This resource forms part of the Get Arty! project devised in collaboration with Mencap. Please visit Get Arty! to find out more and sign up to take part!
Making Worry Dolls
Worry dolls are handmade dolls, most often made in Guatemala from wire, wool and small pieces of fabric. The dolls are often tiny, though Western versions can be much larger. Traditionally, the dolls are given to children to help them with their worries. Children will share their concerns with the dolls and then place them under their pillows where the worries will go away over night.
AccessArt and Mencap have created three great ways for children to make their own worry dolls. This provides children not only with a great opportunity to practice their making skills, but also to create their own very special “friend” who can listen to their fears.
Choose a version from the dolls below – we start with the simplest suitable for Key Stage 1 children and move on to slightly more complicated versions. The great thing about all these dolls though is that they are full of idiosyncrasies and can help teach us to accept and celebrate our differences!
Top Tips: How to Bind the Dolls
Use the tips to help you bind the dolls in wool, whichever version you choose.
Whenever possible use long lengths of wool to bind the dolls; this will save unnecessary fastening and joining.
Start by tying a knot around the stick, leaving a 2 or 3 cm length of wool:
Bind the wool around the stick, catching in the length of wool to keep it tidy:
It’s generally easier to make the first knot around the body, then work up to the head, then back down to the body. You can then use the same colour wool to bind the hands: take the same length of wool down the arm to bind the hand and then bind neatly back up the arm. Repeat on the other side, and if needed, down the legs.
If you are binding lolly sticks you may choose to add a small amount of glue at the head, hands and feet to secure the wool. If you are binding sticks you probably won’t need the glue.
To fasten the wool or change colour, make a simple knot by creating a loop around the stick and passing the wool through it.
Pull it tight. Cut off the wool again leaving a 2 to 3 cm length.
Join the next colour as before, again catching in the end of the wool to keep it tidy.
Version One: Using Pipe Cleaners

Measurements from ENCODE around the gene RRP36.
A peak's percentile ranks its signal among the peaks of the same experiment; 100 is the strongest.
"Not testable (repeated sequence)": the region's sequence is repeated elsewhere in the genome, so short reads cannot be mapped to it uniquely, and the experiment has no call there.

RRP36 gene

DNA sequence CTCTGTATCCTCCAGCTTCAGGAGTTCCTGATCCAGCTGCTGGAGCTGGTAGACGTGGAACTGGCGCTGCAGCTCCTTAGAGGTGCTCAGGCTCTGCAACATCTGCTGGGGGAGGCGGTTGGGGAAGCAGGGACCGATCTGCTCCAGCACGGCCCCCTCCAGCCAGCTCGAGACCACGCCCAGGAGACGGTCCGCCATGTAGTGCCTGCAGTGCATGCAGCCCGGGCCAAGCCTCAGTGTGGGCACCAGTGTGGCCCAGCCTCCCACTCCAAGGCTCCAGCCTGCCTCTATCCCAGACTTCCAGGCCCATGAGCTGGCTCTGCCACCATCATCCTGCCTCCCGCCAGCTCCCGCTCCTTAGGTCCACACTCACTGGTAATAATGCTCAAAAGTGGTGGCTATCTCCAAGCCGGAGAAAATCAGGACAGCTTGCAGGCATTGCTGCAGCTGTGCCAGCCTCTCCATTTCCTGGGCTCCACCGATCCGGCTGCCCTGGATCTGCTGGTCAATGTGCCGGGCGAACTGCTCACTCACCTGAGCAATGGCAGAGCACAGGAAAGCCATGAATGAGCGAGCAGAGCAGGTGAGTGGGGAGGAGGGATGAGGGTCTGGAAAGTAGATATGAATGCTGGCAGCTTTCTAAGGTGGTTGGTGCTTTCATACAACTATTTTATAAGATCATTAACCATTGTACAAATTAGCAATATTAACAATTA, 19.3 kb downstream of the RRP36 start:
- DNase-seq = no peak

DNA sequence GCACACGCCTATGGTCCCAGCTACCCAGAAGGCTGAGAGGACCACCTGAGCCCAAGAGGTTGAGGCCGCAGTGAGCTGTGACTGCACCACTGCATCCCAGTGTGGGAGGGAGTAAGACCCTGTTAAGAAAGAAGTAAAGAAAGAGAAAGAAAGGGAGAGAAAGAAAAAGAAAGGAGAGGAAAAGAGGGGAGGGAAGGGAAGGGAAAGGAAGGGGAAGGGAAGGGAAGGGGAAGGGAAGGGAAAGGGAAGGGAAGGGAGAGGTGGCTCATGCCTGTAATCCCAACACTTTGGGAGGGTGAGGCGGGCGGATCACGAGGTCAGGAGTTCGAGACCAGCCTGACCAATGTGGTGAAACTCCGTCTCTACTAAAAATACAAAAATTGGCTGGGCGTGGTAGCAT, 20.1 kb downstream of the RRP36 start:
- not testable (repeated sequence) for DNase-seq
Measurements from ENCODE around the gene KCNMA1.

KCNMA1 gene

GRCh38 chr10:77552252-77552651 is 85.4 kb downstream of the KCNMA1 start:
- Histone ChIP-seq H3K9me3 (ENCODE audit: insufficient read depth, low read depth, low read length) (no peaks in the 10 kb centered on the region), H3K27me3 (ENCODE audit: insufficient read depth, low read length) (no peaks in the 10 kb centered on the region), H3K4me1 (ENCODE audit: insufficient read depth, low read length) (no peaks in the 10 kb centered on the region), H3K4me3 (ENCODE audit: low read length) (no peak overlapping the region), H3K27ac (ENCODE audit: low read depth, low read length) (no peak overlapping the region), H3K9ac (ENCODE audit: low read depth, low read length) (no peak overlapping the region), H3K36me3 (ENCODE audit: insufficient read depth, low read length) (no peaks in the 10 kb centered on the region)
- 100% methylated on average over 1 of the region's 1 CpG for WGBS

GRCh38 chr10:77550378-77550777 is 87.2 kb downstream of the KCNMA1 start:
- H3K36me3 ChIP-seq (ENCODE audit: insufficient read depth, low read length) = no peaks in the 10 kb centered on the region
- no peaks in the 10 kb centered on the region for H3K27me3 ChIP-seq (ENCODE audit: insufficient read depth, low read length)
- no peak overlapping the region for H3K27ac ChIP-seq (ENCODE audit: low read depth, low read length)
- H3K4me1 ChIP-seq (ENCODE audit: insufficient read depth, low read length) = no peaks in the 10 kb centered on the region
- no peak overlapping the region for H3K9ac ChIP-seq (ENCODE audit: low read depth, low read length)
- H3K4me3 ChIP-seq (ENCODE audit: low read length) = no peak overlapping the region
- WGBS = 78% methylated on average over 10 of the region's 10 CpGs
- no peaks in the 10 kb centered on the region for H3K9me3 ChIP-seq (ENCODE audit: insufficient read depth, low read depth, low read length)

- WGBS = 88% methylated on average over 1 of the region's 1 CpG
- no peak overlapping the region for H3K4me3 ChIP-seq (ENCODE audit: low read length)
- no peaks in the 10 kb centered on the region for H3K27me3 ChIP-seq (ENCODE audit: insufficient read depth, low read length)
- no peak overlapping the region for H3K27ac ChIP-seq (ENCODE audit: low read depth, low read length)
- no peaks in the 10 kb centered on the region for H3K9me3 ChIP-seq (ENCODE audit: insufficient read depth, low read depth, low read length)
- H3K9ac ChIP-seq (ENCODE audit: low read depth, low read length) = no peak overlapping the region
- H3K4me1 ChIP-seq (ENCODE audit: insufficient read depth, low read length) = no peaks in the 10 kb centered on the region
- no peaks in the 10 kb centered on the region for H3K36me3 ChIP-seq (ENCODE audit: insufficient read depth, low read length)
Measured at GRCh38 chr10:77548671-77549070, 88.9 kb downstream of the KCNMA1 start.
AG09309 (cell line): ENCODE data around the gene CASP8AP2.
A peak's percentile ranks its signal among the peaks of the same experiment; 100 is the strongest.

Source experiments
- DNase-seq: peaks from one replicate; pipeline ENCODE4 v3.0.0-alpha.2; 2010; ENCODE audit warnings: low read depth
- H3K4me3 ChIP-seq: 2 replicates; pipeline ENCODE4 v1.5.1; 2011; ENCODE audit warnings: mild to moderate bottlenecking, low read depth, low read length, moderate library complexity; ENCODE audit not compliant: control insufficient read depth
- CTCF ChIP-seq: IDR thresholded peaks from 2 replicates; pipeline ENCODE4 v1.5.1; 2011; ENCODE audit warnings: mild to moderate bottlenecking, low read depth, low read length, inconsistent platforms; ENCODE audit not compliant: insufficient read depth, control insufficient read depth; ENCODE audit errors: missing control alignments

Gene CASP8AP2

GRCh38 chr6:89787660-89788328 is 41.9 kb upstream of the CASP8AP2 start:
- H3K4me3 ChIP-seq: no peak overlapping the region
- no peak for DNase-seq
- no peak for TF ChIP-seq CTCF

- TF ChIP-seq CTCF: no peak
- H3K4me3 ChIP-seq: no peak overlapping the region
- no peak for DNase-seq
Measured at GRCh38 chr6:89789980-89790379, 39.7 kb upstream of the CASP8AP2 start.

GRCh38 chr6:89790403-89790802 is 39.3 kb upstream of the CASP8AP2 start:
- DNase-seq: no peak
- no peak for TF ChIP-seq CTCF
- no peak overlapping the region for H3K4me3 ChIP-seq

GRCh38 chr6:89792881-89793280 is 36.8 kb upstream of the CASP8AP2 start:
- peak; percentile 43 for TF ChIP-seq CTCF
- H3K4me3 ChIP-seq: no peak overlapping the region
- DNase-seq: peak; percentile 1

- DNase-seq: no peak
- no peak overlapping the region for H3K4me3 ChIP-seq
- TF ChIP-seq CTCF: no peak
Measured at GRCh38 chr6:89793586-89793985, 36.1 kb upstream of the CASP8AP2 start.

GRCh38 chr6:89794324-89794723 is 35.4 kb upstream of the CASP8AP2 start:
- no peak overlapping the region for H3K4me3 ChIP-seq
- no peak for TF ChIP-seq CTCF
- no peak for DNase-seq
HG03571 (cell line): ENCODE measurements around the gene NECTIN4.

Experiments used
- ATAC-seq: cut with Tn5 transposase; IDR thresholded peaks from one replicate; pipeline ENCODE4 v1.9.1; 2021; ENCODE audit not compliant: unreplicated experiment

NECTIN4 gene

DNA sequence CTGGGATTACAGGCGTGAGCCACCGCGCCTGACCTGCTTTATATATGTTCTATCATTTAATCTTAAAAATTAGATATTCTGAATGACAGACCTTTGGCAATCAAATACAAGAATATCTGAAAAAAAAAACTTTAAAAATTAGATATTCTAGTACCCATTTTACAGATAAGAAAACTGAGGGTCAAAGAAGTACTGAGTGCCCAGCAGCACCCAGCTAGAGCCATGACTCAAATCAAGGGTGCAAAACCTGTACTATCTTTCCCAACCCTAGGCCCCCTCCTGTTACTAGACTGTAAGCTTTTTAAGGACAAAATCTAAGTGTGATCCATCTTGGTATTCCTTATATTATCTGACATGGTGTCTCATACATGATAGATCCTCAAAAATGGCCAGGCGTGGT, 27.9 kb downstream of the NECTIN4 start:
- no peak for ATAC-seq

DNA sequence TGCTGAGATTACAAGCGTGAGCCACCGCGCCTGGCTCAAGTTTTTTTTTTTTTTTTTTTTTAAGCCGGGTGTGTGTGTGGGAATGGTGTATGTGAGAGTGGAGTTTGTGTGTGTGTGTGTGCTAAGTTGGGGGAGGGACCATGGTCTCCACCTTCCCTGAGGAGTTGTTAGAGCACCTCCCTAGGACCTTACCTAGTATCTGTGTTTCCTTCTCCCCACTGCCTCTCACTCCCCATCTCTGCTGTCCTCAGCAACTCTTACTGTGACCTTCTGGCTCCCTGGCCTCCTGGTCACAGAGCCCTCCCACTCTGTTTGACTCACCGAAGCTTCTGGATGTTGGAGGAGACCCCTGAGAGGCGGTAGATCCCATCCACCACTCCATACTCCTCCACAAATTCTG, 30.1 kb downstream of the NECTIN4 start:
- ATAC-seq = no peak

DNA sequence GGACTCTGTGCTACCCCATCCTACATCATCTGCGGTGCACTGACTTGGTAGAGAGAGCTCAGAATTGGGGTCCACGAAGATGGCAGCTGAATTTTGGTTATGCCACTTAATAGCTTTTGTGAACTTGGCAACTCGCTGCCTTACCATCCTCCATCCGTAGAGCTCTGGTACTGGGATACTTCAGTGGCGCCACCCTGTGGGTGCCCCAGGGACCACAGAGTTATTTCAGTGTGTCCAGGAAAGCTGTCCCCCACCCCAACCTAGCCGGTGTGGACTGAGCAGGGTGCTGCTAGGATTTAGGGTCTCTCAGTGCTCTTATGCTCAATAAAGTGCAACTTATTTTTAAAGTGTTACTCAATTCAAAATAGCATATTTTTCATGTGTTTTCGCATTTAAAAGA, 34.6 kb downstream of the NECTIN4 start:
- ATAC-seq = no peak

These are the simplest worry dolls suitable for Key Stage 1 children. Some children may need help or practise to bind the wool around the pipe cleaners but we encourage you to have a go – it’s important that children get this kind of fine motor skill practice.
You will need:
- Pipe cleaners
- felt tip pen
- Take two pipe cleaners and bend as shown below:
2. Connect them by twisting the legs around the neck, and then wrap the arms around the body to shorten the arms:
3. Bind with wool to dress the worry doll (see the binding tips above):
Use colourful wool to dress your doll and because he is made of pipe cleaners you can of course bend him into different positions!
Version Two: Using Lolly Sticks or Simple Twigs
Use larger lolly sticks (available from craft and school supplies) makes it easy for even small fingers to make this version.
- Large lolly sticks, or smaller lolly sticks, straight twigs, or even cocktail sticks
- elastic bands
- felt tip pen
- Take two lolly sticks or other types of sticks and make a cross shape. Use an elastic band to secure them in place:
2. Bind with wool as described in Top Tips! above. You can also use fabric to create simple clothes.
3. Add simple faces using a felt tip pen.
Version Three: Making Stick Man Worry Dolls!
This version is perhaps the most fun and results in dolls with real personality. Look for body-like forms in twigs to help you create a Stick Man version of the traditional worry doll.
- A selection of “Y” shaped twigs
- elastic bands
- felt tip pen
- Collect “Y” shaped twigs to help make your stick man. Use secateurs to help trim twigs to shape. Adults might like to collect twigs on the children’s behalf. You will need two “Y” shaped twigs for each worry doll. Top Tip! Try not to use old twigs which may snap when they are used.
2. Lay the two twigs over each other as in the image below to make a figure shape.
3. Secure with an elastic band.
4. And bind with wool to dress!
When you have made your worry dolls…
Once you have made your worry dolls, think about how you might use them:
- Encourage children to work in small groups to act out appropriate scenarios
- Use them as a focus for small group discussion about worries. Do you have common worries or worries which you think are unique to you? How easy is to share your worries. How might we make big worries seem smaller?